“The evidence is limited compared to CPAP” - Really!
In a recent episode of “The Social”, CTV Program, a physician discussed “Everything you need to know about Sleep Disorders”. When a caller explained that they were having difficulty with CPAP, the physician recommended that she persevere, that she have her CPAP checked out or perhaps that she try a new mask. Then she went on to say, in a very dismissive tone of voice, “Some people try dental appliances that help, but the evidence is limited compared to CPAP”.
WRONG SHEILA! According to the American Academy of Sleep Medicine, an Oral Appliance is considered a “Standard of Care” for All Severities of Sleep Apnea when the patient cannot tolerate CPAP or simply prefers an Oral Appliance. These are evidence based guidelines. Notwithstanding these guidelines, in North America, this is typical of what patients’ experience when they are having difficulties with CPAP. Many physicians dismiss the Oral Appliance option leaving the patient frustrated and with little in the way of alternatives. Unfortunately, by dismissing Oral Appliances, physicians may be steering patients away from a therapy that can help them become healthy again, and leaving them unmanaged for their life threatening disorder.
So why does this happen? A couple of years ago I attended a Medical conference hosted by a local university, entitled “Current Management of Sleep Disorders: A Comprehensive Update”. You can read an article I wrote on that experience here, the title of my article, “It’s Time Dentists are Invited to the Front of the Room”. The title says it all.
This problem of physician ignorance regarding Oral Appliances to manage Sleep Apnea does not exist in other developed countries. In the chart below you can see how often the Oral Appliance alternative, referred to as COAT (Continuous Open Airway Therapy) is used in North America in comparison to other countries. Although Canada is not listed, the number is even lower than in the USA.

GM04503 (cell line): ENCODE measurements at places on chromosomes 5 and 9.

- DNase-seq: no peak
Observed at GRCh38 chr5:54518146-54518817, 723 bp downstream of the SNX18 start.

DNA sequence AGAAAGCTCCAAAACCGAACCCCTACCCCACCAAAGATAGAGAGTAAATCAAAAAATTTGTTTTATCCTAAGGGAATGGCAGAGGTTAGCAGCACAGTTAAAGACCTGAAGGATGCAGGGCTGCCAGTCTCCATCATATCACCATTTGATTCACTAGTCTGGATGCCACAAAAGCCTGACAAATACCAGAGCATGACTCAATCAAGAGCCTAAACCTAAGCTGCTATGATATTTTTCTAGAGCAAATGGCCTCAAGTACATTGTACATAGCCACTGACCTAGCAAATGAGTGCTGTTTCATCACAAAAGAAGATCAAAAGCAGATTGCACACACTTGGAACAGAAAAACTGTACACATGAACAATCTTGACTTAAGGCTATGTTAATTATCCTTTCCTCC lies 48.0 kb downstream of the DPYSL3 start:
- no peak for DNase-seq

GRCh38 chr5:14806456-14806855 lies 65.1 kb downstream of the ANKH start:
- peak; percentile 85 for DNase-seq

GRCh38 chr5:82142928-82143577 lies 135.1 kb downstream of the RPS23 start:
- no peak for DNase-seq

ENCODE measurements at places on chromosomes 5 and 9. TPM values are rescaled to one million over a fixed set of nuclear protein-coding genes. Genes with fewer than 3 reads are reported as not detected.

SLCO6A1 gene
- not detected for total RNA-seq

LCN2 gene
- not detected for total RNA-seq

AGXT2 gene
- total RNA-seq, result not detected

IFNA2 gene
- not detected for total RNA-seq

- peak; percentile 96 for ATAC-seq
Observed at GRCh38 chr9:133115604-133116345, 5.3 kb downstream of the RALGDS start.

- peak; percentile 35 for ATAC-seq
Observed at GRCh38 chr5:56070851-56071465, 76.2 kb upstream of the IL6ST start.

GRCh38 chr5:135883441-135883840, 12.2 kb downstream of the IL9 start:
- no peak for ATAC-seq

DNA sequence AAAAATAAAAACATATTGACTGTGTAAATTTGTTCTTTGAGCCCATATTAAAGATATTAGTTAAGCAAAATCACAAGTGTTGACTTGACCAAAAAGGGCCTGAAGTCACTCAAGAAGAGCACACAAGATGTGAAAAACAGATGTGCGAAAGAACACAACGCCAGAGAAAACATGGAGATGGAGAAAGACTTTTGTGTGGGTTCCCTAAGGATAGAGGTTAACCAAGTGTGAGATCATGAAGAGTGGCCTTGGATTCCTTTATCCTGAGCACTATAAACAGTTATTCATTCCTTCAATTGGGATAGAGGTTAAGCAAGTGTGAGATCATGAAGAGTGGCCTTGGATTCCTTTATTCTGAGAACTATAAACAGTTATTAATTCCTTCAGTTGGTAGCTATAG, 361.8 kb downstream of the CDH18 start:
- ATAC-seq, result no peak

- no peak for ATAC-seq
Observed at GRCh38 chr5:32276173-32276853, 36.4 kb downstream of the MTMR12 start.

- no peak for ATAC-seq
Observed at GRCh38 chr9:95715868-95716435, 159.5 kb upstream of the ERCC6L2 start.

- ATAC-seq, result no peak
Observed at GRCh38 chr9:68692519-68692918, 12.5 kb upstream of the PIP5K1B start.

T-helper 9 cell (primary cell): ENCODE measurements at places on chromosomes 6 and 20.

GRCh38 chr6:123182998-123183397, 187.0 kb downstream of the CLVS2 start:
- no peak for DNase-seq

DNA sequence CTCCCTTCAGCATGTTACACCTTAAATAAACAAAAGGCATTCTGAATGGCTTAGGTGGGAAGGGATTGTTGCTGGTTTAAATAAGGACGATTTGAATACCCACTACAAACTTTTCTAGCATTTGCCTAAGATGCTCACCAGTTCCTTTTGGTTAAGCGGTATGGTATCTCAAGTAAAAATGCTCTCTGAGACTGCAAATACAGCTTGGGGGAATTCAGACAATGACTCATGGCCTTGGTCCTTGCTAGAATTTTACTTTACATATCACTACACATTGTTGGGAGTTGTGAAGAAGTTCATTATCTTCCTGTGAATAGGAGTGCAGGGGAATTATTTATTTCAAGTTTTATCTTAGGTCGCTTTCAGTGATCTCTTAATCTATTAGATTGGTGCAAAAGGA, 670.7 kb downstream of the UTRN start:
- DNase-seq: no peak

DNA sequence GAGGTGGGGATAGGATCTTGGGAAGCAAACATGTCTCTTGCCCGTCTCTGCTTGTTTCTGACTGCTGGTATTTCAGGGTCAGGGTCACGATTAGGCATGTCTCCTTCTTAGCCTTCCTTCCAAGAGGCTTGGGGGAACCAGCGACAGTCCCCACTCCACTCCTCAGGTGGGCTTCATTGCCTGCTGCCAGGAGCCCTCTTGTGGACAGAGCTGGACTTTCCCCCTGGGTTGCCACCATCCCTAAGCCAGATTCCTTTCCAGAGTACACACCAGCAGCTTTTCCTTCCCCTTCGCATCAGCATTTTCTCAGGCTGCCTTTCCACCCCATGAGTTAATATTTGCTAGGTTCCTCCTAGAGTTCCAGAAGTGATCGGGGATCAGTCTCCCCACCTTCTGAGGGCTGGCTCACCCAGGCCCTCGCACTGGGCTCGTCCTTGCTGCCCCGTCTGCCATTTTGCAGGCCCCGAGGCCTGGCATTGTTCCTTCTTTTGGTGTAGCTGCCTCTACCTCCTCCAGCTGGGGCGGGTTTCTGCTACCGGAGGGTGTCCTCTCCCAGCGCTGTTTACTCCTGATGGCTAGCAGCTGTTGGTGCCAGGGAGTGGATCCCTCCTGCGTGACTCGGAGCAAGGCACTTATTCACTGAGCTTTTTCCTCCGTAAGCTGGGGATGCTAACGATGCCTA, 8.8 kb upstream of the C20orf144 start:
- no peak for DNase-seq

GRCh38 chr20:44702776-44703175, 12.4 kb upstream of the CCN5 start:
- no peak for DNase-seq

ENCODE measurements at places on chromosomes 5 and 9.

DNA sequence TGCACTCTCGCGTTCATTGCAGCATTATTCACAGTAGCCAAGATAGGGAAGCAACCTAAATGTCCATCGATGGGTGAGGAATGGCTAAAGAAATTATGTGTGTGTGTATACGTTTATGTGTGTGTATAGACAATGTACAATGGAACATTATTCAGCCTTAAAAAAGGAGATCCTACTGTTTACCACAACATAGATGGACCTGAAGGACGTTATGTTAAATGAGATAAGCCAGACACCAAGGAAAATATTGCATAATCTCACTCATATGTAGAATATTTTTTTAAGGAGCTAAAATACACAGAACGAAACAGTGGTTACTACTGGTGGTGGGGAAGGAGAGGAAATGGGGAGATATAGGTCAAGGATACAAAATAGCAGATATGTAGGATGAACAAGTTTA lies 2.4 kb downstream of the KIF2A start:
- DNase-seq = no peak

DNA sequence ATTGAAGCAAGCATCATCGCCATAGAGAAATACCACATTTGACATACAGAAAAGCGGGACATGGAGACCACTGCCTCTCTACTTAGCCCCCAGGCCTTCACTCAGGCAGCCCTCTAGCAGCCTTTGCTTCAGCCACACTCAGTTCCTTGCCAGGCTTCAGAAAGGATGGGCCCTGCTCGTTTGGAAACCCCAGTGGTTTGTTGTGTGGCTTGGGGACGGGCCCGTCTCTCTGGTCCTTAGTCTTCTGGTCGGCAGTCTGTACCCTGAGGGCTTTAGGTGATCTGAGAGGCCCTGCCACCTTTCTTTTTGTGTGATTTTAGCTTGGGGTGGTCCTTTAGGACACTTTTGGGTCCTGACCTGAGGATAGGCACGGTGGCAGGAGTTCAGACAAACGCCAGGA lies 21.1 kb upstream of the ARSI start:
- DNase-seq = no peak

There is probably more than one reason for this misleading bias, but based on the fact that the only things physicians at the Continuing Education program I attended heard was, “I don’t know if they work”, and “they lead to tooth movement”. I would say, they just don’t know any better.
Oral Appliance technology has come a long way, in a recent article, I wrote about the MATRx Plus, a tool that allows a dentist to test whether an appliance will work prior to making a custom Oral Appliance. You can read about that here. Of course, the MATRx Plus has been validated in the literature, you can read about that here. There really is no reason to shy away from considering an Oral Appliance if you are having issues with CPAP, or simply prefer an Oral Appliance. May I suggest that physicians should be more Patient Centric, rather than Treatment Centric. Trying to fix everyone with one tool simply does not work! The fact that only about 1/3 of patients happily wear their CPAP all night long is proof of that. More Collaboration between the various clinicians involved with the care of Sleep Apnea Patients is what's needed. You can read about that here.
Maybe the Social CTV program should invite a dentist to discuss the Oral Appliance option, because they are certainly not going to hear about it from a physician. Just Sayn’.
John Viviano DDS D ABDSM